The Leader of the House has announced that next week the House will debate amendments to the regulations that govern elections. Have the Government considered improving the arrangements in polling stations, to reduce the number of spoilt ballot papers? Is the right hon. Gentleman aware that the last time the general election was held on the same day as local elections, the number of spoilt papers for general election candidates rose threefold, mainly because electors voted for more than one candidate, as they are sometimes entitled to do in local elections? As we know that local elections will be held on 1 May, including those for the new unitary authorities, what steps are the Government taking to reduce the possibility of an unusually high number of spoilt ballot papers, should the general election fall on the same day?

Finally, may I thank the Leader of the House for arranging the debate on pensions, to be held on Thursday of next week, as I had intended to ask him once again whether we could have such a debate? May we hope that the Secretary of State for Social Security will confirm during that debate that the Government's proposals on pensions will mean the abolition of the basic state pension and the abolition of the state earnings-related pension scheme--SERPS--and that the Government intend to spend billions of pounds of taxpayers' money on privatising the pensions of millions of people? We welcome the debate, because it will be an opportunity to warn the young and the old alike that one cannot trust the Tories on pensions.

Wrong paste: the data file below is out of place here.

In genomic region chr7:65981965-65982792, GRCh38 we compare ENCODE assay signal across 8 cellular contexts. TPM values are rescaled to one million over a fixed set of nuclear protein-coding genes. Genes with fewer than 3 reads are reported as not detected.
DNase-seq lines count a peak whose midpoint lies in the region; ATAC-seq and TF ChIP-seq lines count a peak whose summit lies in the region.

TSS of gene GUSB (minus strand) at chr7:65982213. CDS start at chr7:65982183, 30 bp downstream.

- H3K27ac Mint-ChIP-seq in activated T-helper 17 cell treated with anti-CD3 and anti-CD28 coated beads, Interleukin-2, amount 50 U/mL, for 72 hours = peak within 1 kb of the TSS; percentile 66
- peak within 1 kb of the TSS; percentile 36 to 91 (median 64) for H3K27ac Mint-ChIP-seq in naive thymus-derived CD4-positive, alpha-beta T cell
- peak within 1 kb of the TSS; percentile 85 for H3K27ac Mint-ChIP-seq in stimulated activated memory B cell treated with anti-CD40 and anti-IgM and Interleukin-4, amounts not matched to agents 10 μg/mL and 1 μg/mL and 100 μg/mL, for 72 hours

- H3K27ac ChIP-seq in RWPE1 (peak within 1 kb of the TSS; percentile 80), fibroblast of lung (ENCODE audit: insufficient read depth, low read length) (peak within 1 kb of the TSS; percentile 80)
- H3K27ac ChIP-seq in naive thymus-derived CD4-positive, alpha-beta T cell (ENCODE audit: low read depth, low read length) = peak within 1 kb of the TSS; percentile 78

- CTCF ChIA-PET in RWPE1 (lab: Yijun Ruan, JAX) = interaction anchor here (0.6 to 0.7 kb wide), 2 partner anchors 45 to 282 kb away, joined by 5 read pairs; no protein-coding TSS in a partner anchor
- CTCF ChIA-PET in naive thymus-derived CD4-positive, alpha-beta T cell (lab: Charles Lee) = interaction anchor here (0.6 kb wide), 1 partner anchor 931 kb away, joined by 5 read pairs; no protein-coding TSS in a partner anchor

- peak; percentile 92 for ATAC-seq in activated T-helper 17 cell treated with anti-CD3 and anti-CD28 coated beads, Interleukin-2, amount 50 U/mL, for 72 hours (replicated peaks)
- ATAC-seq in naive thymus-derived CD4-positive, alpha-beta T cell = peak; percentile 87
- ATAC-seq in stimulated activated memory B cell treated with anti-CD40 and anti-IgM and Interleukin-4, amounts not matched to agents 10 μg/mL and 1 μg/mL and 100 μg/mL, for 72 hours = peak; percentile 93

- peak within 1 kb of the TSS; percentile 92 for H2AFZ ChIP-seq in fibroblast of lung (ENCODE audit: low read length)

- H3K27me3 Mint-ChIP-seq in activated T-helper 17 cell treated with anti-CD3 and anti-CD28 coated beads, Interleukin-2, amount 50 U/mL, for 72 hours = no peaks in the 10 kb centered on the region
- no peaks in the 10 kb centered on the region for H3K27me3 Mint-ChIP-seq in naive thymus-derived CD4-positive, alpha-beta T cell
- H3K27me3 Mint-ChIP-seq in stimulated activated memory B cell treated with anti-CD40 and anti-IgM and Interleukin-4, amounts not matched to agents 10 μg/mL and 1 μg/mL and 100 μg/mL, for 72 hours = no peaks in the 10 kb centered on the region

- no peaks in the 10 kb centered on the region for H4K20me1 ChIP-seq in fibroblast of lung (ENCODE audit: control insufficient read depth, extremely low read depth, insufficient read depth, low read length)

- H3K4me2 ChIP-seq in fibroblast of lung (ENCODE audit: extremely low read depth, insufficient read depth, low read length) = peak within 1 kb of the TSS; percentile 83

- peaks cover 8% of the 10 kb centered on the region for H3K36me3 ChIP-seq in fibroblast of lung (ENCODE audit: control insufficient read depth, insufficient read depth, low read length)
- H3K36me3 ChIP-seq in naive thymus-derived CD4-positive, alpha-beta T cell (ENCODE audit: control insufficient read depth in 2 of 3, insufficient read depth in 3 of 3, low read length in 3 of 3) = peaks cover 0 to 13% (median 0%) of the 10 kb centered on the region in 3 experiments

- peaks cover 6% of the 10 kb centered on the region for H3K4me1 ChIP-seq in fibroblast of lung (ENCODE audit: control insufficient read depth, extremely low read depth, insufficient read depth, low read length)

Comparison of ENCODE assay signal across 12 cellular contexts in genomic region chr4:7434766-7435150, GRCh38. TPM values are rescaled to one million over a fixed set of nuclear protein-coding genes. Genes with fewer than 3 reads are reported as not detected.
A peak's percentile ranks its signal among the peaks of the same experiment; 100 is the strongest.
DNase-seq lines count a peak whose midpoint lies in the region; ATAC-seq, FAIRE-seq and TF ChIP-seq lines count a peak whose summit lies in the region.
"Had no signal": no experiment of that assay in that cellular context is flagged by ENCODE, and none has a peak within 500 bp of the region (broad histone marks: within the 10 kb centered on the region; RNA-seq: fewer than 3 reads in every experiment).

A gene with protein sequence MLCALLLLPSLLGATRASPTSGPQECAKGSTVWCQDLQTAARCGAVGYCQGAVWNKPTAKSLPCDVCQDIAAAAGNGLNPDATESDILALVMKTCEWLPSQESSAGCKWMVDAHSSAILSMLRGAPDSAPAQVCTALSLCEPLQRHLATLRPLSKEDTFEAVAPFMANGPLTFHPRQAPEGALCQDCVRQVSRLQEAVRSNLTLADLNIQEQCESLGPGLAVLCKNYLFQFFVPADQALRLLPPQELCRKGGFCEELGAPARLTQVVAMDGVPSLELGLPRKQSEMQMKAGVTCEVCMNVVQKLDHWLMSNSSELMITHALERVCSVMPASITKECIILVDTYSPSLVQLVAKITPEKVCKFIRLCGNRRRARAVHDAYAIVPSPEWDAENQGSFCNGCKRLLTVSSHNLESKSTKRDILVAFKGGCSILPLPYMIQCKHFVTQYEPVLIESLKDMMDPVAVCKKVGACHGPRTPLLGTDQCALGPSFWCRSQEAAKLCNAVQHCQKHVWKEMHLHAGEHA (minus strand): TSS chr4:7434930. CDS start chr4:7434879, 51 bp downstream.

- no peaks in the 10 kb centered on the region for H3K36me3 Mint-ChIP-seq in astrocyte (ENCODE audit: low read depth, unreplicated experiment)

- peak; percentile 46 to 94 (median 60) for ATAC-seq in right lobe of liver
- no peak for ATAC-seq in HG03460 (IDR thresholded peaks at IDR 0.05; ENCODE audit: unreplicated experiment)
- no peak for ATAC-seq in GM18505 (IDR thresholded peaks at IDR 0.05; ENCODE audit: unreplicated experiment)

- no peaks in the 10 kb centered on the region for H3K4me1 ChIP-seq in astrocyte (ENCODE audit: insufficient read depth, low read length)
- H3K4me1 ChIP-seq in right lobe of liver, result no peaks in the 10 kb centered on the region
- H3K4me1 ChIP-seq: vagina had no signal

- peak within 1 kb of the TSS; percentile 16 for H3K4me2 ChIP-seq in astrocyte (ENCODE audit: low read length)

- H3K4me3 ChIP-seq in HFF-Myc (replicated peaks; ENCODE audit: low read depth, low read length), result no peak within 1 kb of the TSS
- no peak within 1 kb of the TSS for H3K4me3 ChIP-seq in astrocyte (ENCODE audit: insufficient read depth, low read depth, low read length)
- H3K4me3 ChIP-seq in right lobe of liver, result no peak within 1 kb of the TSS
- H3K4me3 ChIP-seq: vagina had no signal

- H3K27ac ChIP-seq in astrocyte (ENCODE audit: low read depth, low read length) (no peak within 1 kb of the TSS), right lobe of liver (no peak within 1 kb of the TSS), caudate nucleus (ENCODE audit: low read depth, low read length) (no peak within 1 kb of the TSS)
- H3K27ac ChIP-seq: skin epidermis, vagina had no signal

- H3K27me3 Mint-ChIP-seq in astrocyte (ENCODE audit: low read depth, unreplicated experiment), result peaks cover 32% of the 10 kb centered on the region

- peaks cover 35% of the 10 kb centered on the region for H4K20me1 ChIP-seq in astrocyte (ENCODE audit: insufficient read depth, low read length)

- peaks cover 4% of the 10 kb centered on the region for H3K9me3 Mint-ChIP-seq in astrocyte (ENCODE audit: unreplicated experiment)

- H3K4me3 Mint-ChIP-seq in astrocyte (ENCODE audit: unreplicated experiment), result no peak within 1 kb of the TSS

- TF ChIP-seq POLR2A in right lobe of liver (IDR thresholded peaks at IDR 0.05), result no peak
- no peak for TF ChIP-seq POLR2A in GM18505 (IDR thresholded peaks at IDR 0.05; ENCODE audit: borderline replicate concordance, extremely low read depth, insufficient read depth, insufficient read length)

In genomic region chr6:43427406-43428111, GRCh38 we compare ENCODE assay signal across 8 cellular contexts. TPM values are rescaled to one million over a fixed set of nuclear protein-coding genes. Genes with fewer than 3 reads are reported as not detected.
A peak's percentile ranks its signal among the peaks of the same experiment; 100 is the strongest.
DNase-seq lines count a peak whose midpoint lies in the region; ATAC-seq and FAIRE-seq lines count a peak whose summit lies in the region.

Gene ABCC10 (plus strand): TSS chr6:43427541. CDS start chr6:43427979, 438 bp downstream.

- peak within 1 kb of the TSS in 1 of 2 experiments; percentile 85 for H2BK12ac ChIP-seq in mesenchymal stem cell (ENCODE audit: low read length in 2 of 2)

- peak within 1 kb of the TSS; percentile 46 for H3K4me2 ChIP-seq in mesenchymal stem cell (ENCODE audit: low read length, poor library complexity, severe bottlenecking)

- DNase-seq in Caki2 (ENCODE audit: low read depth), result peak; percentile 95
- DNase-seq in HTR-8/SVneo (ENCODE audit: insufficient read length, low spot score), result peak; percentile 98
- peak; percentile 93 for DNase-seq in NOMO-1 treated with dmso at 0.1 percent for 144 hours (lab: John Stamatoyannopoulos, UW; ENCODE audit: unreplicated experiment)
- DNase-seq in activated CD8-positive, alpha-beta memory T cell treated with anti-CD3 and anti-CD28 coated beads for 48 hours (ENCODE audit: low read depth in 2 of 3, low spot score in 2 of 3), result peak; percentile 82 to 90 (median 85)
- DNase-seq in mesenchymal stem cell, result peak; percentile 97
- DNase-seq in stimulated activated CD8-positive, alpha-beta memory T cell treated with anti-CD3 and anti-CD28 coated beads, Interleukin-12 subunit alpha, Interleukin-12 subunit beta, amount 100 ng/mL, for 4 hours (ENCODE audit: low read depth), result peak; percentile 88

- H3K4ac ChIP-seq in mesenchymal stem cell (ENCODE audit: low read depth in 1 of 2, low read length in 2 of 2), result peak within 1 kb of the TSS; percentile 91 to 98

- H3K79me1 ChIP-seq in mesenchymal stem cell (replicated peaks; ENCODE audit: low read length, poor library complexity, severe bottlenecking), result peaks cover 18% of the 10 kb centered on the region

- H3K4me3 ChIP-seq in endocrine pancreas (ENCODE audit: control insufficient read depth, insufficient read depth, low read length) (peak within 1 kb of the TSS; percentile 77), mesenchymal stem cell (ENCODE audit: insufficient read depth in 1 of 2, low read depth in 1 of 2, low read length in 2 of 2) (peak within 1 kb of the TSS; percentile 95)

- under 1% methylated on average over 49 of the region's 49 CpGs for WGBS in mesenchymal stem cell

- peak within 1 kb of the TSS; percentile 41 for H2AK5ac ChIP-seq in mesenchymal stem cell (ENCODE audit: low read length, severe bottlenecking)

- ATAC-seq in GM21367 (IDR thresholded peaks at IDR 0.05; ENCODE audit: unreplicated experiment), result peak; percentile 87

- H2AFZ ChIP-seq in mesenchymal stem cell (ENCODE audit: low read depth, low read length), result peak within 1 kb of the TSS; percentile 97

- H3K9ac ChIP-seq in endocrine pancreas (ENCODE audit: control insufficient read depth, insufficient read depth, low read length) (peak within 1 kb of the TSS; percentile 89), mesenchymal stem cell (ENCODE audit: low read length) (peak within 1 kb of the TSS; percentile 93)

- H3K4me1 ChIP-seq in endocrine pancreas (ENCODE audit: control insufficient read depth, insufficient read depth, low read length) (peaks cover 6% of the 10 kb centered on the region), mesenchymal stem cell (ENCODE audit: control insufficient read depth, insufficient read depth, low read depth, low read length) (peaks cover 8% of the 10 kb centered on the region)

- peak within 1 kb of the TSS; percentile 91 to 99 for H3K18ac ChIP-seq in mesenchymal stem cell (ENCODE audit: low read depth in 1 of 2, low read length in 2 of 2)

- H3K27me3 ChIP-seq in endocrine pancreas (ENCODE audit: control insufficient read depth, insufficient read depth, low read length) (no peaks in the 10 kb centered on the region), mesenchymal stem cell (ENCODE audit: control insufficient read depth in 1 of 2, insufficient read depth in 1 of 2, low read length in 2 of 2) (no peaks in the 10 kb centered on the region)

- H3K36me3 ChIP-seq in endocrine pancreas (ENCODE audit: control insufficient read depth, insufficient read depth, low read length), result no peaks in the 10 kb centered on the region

Mr. Newton: On the Easter recess, I thought that my statement last week was admirably clear, and I am certainly not in a position further to clarify it this afternoon. On the Standards and Privileges Committee, the hon. Lady knows the answer to her question, as we were together responsible for the regime under which it operates: it can, of course, meet during a recess.

On the question of the future of the Building Research Establishment and the associated points that the hon. Lady made, she will not be surprised to learn that I am not in a position to promise a debate, but I shall ensure that her comments are examined by my right hon. Friends in the relevant field. On the matter of spoilt ballot papers, I am not in a position to confirm whether the general election

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and the local elections will coincide, but I am sure that, were they to do so, my right hon. and hon. Friends in the Home Office who are responsible for electoral matters would consider her remarks with care.

Lastly, on pensions, to be perfectly honest I am slightly surprised that the Opposition were thinking of asking for a debate on pensions, because it is increasingly clear that they have no policy of their own on pensions. It is also clear that they do not understand our policy and therefore mis-state what that policy is.

Sir Roger Sims (Chislehurst): May I remind my right hon. Friend of the correspondence between us on the topic of the report of the national commission of inquiry into the prevention of child abuse, of which I was a member? Given the importance of that issue and current public interest in it, may I ask my right hon. Friend to find a slot between now and the end of this Parliament, to give the House an opportunity to debate the report and its recommendations?